482 F3d 987 Hoosier Care Inc v. Chertoff

482 F.3d 987

HOOSIER CARE, INC., Plaintiff-Appellant,
Michael CHERTOFF, Secretary of Homeland Security, et al., Defendants-Appellees.

No. 06-3562.

United States Court of Appeals, Seventh Circuit.

Argued March 28, 2007.

Decided April 11, 2007.

James A. Martinkus (argued), Erwin, Martinkus & Cole, Champaign, IL, for Plaintiff-Appellant.

James A. Lewis (argued), Office of the United States Attorney, Springfield, IL, for Defendants-Appellees.

Before POSNER, ROVNER, and SYKES, Circuit Judges.

POSNER, Circuit Judge.

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The plaintiff, Hoosier Care, operates a residential care facility for profoundly disabled children and adults. Most of these unfortunates have a mental age of less than 18 months and cannot walk or talk or perform even the simplest daily living task without assistance. The plaintiff wanted to hire two Filipinos, neither an American citizen, to be members of the staff that takes care of the residents ("Developmental Disability Specialists"). To obtain immigrant visas for them, the plaintiff had first to obtain an alien labor certification from the Department of Labor. It submitted an application in which it stated that the minimum education, training, or experience required for the position was a bachelor's degree in any field. One of the two aliens whom it wants to hire has a bachelor's degree in agriculture; the other has one in maritime transportation. Letters filed in support of the application, written by members of the plaintiff's staff and by outside experts, explained that college graduates, regardless of their major, do better working with the residents of the plaintiff's facility than less-well-educated persons do.


The Department of Labor granted the certification. The plaintiff had then to petition U.S. Citizenship and Immigration Services, an agency of the Department of Homeland Security, to classify the two aliens as eligible for "employer-based" immigration. DHS rejected the petition and the plaintiff, Hoosier Care, brought this suit to challenge the rejection, and lost in the district court.


The appeal requires us to interpret two statutory provisions and two provisions of a regulation promulgated by DHS. Section 1182(a)(5)(A)(i) of Title 8 forbids an alien's entering the United States "for the purpose of performing skilled or unskilled labor" unless the Department of Labor certifies that there is a shortage of American workers able and willing to perform the labor in question and that allowing an alien to perform it will not harm American workers. DHS is then responsible for determining whether, in the case of skilled labor, a specific alien is "capable . . . of performing skilled labor (requiring at least 2 years training or experience)." 8 U.S.C. § 1153(b)(3)(A)(i). It is these provisions that create the two-stage procedure that Hoosier Care followed, striking out at the second stage.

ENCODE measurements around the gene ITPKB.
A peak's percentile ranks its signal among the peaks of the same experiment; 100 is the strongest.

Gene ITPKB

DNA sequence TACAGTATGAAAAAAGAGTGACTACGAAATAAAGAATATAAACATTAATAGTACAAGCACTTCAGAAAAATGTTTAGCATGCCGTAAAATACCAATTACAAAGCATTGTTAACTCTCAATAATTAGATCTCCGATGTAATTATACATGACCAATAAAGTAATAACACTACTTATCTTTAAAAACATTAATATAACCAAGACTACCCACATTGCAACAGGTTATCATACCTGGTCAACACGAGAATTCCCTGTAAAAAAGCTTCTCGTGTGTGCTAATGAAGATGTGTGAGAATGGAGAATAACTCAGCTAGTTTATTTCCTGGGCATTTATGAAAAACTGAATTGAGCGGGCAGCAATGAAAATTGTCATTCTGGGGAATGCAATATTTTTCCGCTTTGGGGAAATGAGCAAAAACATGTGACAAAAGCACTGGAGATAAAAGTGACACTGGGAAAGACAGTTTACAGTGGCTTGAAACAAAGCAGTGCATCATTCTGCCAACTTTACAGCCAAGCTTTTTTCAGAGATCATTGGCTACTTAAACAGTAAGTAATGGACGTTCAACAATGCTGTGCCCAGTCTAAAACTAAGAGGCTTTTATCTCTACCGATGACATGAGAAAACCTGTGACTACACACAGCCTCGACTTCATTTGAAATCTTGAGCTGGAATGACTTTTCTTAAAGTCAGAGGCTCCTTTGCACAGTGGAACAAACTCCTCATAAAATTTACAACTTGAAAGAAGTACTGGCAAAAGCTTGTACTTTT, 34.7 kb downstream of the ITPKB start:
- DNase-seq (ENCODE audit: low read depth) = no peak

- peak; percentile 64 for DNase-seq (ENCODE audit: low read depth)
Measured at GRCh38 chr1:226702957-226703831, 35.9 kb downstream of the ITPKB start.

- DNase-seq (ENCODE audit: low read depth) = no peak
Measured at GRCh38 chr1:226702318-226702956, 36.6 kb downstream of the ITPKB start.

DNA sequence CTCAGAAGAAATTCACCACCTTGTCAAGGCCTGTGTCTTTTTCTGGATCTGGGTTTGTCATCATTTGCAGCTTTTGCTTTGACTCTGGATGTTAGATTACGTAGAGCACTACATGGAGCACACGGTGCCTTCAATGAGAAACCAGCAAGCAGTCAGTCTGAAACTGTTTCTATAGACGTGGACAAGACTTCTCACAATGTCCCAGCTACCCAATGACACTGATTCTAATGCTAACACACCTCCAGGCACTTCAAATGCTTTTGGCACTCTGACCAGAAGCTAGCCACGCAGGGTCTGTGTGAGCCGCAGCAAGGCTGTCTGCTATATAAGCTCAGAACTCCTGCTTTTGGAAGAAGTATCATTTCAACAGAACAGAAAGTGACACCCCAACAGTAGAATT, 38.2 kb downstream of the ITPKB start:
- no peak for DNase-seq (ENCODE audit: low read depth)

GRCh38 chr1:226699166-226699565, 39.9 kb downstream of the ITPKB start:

DHS interprets these provisions as creating the following division of responsibilities between it and the Labor Department: the Labor Department determines whether there is a labor shortage that could be alleviated by hiring aliens without thereby hurting American workers, and DHS then decides whether the alien should be permitted to be hired to help meet the shortage. In the case of skilled labor, DHS's regulation repeats the statutory definition of its responsibility (determining whether the alien is "capable . . . of performing skilled labor (requiring at least 2 years training or experience)") but adds that "relevant post-secondary education may be considered as training for purposes of this provision." 8 C.F.R. § 204.5(l)(2). In the case at hand, DHS's Administrative Appeals Office ruled that the aliens' college majors were not "relevant" postsecondary education because neither agriculture nor transportation is a field of knowledge that relates to the care of severely retarded persons. "Relevant," the Office suggested, would be majors in such fields as psychology and education (in which event two years of college would suffice, not the four ordinarily required to obtain a bachelor's degree).